June 19 a.m.: George and I launched below the Sill into the Suwannee River. We fished for an hour and caught 26 warmouth, nothing big, just good eating size. Most were caught with the Magic Warmouth Worm, a 4-inch green-pumpkin plastic worm that I’ll show you if you go over to Just scroll down to the bottom of that page, and I’ll tell you what kind of worm it is and where you can buy it.

George threw a curly tail Beetle Spin. The river was very low and a little aggravating to get around, so I suggested we run back to camp and pick up Dee and fish the upper Sill before it got too hot. There, the water still flows out of the Narrows, which comes out of Billy’s Lake that lies within the main Okefenokee Swamp. 

Good choice. Dee had a great time catching several yellow bullhead catfish and warmouth. George and I chose to fling Dura-Spins to see if the mudfish bite was better here. The lower Sill is always great, but by early summer, it gets too low and muddy. Here at the upper portion above the flood gates, the pure black water of the swamp is still trickling out to the river. 

Thanks to the author, George Gillette is now hooked on the excitement of fishing for hard-fighting bowfin.

In the hour we were there, we caught 17 bowfin and a couple dozen or so warmouth. Surprisingly, the Dura-Spin caught two more catfish. Usually those are caught with bait or shrimp on the bottom, as Dee was using. I also caught three more redfin pike. I have never caught any of these here. 

June 19 p.m.: Late afternoon we had another tasty fish fry under the shady live oaks. George and I went down the lane from Griffis Fish Camp to the landing on the Suwannee River, which is a few miles down from the Sill. It’s a little deeper water here, once you get across a couple shallow areas. Dura-Spins kept us busy for a couple hours, racking up 11 jackfish with many more missing or slinging the hook. Those acrobatic little devils! Also, we caught 12 mudfish, and we lost count of the warmouth.

June 20 a.m.: George, Dee and I returned to Billy’s Lake in the interior of the Okefenokee. George and Dee caught a couple dozen of the butter cats with small pieces of shrimp, while I toyed with the flier on a bream buster. I use a little fly called a Yellow Sally and a teeny balsa cork designed by Bert’s Jigs and Things. 

It’s very fun and primarily for flier, but warmouth love ’em, too, which I caught several that morning. 

About 10 a.m., we moved to a little honey hole spot along a strip of cypresses. I pulled out the Magic Warmouth Worm, and within 30 minutes, I caught 23 warmouth with the last five in the bag. Dee was still tossing bits of shrimp and caught nine more warmouth and six catfish. George picked up seven more warmouth with a Beetle Spin.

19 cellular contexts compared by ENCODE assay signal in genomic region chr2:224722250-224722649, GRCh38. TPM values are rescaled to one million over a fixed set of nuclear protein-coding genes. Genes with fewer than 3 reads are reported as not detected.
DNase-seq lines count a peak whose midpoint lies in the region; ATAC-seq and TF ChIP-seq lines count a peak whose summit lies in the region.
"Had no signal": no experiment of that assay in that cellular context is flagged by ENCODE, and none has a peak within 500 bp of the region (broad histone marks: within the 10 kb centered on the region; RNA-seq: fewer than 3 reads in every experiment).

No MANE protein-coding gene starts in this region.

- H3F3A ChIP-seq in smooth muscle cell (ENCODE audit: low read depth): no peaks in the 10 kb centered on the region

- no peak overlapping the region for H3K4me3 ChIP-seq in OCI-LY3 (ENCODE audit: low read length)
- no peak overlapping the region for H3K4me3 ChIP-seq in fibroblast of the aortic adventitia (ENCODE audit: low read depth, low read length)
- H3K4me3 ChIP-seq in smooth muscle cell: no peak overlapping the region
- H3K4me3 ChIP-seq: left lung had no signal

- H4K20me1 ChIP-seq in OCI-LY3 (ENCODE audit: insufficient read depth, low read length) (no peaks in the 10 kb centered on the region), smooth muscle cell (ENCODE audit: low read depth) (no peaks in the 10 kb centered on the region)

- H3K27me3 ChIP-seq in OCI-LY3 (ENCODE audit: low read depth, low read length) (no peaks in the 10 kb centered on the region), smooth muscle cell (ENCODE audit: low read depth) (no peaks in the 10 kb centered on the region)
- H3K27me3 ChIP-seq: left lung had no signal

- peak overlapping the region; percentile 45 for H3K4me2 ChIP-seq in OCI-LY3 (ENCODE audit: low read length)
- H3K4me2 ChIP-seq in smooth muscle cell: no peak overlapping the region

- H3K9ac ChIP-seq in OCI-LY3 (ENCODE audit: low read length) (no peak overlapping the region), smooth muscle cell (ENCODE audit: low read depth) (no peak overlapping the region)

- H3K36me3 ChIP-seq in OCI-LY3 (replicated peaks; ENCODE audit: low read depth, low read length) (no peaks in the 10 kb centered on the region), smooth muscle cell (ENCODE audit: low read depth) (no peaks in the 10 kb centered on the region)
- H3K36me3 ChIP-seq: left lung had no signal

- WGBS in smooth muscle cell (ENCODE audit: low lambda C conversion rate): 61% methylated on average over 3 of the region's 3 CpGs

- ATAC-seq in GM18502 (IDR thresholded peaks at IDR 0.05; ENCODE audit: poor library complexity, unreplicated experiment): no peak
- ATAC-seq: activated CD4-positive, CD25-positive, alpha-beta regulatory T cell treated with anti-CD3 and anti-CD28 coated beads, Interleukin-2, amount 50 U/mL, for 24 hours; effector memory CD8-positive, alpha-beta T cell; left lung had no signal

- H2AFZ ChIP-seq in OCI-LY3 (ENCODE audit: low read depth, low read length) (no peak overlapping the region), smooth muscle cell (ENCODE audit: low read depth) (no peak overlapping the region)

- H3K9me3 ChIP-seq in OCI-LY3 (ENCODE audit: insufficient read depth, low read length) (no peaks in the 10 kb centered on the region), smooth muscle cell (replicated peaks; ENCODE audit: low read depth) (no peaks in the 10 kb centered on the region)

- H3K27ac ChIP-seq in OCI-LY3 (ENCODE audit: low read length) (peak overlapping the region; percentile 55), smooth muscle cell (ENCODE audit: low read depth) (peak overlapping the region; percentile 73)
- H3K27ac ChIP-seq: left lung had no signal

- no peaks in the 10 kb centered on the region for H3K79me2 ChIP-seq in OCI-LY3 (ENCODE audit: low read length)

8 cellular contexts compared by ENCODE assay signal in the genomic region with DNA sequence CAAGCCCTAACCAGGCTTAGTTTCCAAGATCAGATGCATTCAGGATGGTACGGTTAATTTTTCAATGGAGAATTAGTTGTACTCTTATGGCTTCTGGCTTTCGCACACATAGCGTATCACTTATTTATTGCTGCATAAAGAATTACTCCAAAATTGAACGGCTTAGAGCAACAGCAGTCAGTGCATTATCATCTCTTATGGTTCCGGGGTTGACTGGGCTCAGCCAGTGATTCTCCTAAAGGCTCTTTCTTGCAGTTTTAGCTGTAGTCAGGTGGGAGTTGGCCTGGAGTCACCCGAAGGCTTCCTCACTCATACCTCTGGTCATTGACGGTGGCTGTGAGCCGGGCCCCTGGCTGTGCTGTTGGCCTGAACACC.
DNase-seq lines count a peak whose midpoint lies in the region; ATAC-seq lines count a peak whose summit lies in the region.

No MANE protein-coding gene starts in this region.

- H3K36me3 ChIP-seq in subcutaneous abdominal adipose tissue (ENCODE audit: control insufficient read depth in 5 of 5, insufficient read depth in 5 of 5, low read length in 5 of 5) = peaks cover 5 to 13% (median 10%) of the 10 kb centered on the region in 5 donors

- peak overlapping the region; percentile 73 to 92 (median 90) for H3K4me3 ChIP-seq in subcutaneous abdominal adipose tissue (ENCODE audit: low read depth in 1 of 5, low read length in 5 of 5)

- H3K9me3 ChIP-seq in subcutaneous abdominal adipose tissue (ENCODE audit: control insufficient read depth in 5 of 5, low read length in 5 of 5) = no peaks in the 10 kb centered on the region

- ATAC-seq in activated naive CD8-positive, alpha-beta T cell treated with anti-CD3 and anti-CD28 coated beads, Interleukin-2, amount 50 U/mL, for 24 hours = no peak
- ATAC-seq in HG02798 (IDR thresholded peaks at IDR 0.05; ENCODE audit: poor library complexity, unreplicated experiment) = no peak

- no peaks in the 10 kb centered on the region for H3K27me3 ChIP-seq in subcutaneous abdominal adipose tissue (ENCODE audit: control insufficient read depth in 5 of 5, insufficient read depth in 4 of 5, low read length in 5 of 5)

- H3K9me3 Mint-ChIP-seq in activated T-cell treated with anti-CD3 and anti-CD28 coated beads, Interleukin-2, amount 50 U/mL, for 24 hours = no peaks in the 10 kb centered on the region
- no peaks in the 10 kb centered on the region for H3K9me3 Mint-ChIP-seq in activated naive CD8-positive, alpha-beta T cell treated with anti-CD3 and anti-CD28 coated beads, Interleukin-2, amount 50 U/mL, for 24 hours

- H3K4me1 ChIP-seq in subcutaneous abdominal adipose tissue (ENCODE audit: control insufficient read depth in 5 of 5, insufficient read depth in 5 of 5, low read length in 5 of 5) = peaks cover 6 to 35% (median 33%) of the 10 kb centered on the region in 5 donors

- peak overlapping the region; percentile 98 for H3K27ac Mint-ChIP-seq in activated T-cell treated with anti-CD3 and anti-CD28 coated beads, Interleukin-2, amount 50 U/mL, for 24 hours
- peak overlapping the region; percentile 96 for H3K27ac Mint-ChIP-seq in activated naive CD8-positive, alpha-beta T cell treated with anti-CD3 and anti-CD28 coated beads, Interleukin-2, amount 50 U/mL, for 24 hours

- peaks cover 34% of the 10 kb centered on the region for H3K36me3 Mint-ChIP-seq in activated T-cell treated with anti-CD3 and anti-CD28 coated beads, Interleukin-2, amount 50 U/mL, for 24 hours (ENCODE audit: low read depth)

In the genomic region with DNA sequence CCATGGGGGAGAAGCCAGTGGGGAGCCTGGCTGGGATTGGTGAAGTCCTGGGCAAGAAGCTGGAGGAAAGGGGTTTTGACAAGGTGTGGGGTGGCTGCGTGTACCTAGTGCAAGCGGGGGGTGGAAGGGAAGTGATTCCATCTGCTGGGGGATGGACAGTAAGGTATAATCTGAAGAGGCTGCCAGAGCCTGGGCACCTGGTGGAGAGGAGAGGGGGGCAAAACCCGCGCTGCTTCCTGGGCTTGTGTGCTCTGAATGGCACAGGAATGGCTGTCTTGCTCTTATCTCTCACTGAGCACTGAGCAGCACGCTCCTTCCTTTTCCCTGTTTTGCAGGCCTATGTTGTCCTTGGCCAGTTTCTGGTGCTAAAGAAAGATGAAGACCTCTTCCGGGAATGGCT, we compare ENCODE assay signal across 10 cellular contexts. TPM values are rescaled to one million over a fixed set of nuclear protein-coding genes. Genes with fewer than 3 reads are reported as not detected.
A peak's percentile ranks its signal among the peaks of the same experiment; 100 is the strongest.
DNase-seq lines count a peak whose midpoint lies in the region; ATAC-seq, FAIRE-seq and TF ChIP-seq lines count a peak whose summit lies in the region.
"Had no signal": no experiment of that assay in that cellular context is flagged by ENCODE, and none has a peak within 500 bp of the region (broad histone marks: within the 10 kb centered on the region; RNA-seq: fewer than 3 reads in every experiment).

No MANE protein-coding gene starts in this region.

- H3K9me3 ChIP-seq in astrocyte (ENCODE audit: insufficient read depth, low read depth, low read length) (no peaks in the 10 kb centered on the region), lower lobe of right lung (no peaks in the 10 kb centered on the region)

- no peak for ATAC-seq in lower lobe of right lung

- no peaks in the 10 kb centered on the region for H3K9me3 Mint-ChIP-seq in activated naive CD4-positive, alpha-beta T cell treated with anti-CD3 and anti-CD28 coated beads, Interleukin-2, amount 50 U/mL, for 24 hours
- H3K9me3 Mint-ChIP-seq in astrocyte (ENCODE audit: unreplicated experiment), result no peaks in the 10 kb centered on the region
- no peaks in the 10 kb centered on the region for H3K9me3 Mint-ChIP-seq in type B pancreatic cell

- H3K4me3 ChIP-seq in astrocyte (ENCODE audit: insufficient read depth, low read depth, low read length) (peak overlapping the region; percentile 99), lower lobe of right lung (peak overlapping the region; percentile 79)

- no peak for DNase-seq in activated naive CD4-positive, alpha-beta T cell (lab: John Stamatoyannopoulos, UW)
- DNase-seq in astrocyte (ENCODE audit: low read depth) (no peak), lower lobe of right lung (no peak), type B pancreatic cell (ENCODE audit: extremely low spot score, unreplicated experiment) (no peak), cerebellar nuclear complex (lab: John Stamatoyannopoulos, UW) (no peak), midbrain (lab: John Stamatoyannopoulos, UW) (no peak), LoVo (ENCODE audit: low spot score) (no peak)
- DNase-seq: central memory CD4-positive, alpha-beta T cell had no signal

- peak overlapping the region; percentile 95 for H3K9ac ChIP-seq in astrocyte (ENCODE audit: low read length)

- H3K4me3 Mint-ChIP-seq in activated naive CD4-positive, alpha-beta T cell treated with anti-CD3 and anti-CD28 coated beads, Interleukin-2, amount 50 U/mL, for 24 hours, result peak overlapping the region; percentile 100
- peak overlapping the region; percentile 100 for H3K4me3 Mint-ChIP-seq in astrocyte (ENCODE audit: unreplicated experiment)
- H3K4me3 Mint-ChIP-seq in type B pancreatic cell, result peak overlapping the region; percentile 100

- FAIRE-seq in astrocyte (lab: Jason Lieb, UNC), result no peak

June 20 p.m.: George and I stopped by the Upper Sill for a few minutes while out doing another nature drive. George caught more than a dozen mudfish and four jackfish on the Dura-Spin. It was non-stop on the flier bream with the Yellow Sally fly. Nothing big but a lot of fun. 

June 21: I’m no idiot, so guess where I went on the last day before returning home? Only a few minutes swing out of the way, Suwannee Canal Recreation Area on the east side. I can’t let Bert have all the fun! The west side will be on fire later for a trip in August, but for now, here I come Folkston! Sadly, George had to head home.

Awesome day! A 100-fish day!

Then my third-ever trip with bowfin as the target species. Back in July 2017, I found a spot that was an hour troll (no outboard) from the ramp. It was my first time with the Dura-Spin. I caught 60 fish in four hours, topped off by a 6-pounder. Now I was eager to see if it was still an ideal spot. 

Honey hole! It was barbaric. They were hammering the Dura-Spins on every color I had as long as it had gold blades. I started off with crawfish, but once the two I had got tore up (mainly by pliers after the fish were swallowing ’em), I used various others with the bite never slowing down. Top weights were an 8-pounder, four over 7 pounds, several 4 to 6 pounds and the majority 2 1/2 and 3 1/2 pounds.

Once I reached the 50 mark for bowfin at the honey-hole, I began the troll back. Hmmm… as I head back, I may as well toss some more. Some stretches I just coasted along, enjoying the enchanting magnetism of the Okefenokee. My, my what a feeling.

As numbers increased on the journey back, I saw the 100-count attainable (with incidental species). My ending tally by 2 p.m. in a little more than six hours of actual fishing was 82 bowfin, 14 warmouth, three jackfish and one Florida gar. Wow, what a great way to finish four days in the Okefenokee Swamp.

Well, not quite done. George ordered him some Dura-Spins, and he was ready to go back again. I wanted some videos, so we planned a daycation on Monday, July 1. I didn’t think it could get better but, we had a 200-fish day! We didn’t get the larger ones (5 pounds plus) like the Friday before, but they still bit any color scheme with gold blades. 

At daylight, we did the hour troll to the hole and began Dura-Spinning. We fished five hours specifically for mudfish, tallying up a total of 78. Two hours into the game and around the 50 mark, we ran out of gold-bladed versions, their preference of the day. The jackfish color with silver blades rounded up the rest.

On the troll back, George wanted some more warmouth, since he already ate the fish from before. I picked up the Lew’s reel with the Magic Warmouth Worm, and George rigged up with live worms. The last three hours of the trip with the sun directly overhead, we caught 118 warmouth, three jackfish and one Florida gar to make the 200 mark. George kept 50 of the nicer ones. 

It was 98 degrees that day, but add a few more degrees in August, and the bowfin bite will get even better. Be prepared for a fish fight.